Controversy hits East Bay over used books

June 16, 2011 7:04:36 PM PDT
You may have seen the big blue bins outside a local Safeway, encouraging shoppers to donate their books to students. But, now, the organization that collects those books is being accused of making money from the donations and not sending the books to students.

These book donation bins are now at 90 Safeway stores in the bay and in Sacramento, but some local charities worry they're actually hurting them more than helping them.

The signs say "books for charity" specifically for local schools, but a local group, the Friends of the Lafayette Library, says these big blue bins represent unwelcome competition. That is siphoning away donations to their used book store, which raises money for their library.

"We're concerned that other bins that are put out for other groups, that aren't local, might take away from our ability to support our libraries," said Mary McCosker from the Friends of the Lafayette Library.

"I've heard some information about the organization that they really don't give very much to charity," said Betsy Willcuts from the Friends of the Lafayette Library.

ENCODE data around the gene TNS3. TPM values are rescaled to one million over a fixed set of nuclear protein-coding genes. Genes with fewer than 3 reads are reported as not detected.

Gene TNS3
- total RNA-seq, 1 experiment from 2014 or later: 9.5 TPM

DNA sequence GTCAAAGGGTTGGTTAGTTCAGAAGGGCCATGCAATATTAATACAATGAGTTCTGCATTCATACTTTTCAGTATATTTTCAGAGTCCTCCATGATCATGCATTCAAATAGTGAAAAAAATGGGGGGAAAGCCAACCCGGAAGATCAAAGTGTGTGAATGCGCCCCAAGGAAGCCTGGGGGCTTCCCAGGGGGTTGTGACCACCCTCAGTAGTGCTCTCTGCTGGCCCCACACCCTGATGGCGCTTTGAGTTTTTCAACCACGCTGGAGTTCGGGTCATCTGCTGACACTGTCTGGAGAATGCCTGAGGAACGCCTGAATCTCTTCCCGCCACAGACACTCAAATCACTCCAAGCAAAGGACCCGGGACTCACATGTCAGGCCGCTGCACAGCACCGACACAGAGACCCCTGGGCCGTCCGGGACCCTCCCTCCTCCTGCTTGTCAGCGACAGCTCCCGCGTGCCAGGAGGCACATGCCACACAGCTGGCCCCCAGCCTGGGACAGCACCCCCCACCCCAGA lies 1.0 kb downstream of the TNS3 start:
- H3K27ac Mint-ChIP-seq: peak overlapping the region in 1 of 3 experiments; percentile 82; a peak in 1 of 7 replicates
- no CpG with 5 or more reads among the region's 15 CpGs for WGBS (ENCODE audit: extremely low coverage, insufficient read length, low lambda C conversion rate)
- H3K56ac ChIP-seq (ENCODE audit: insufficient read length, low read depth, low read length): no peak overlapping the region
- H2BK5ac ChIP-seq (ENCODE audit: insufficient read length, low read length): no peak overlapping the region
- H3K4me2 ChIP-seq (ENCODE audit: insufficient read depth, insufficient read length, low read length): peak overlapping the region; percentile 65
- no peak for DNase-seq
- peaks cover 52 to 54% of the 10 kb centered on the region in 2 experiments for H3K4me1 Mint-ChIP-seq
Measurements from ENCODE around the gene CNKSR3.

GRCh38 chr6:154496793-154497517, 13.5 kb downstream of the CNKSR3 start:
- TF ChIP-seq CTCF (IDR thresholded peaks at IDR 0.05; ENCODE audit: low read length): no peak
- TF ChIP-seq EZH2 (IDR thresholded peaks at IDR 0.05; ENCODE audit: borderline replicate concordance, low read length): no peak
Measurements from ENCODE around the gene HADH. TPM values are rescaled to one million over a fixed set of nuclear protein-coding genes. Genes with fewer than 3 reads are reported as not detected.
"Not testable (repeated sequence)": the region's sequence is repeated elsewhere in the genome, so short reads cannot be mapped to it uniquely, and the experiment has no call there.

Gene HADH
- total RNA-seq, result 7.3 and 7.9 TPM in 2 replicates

The bins bear a sticker that reads "ReadingTree.org." It has a close connection with a for-profit company called Thrift Recycling Management and that company manages and services the bins themselves. According to its website, the Washington-based company is the country's largest seller of used books on Internet sites like Amazon.com.

And in at least some locations, as much as 25 percent of the books collected don't end up at non-profits at all, but rather at TRM for sale on the Internet.

"All I can tell you is the agreement Safeway has," said Safeway spokesperson Susan Houghton. She told ABC7 that's not the arrangement in the Bay Area and went on to say, "The agreement is all books will be donated unless they are too torn or tattered and in that case, they will be recycled. There will be no books that will be sold online."

In the Bay Area, Safeway is working with an Oakland-based organization called Reading Partners.

"These books are going back to the local communities. They are going back to students who need books, want books, and don't generally have access to books," said Desiree Perez Barahona from Reading Partners.

Last week, Oakland schoolchildren received a donation of 2,500 books from these bins, kids who otherwise might go without this summer due to all the library cutbacks there. In Lafayette, Safeway says if schoolchildren don't need the books then the Friends of the Lafayette Library are welcome to them.


Load Comments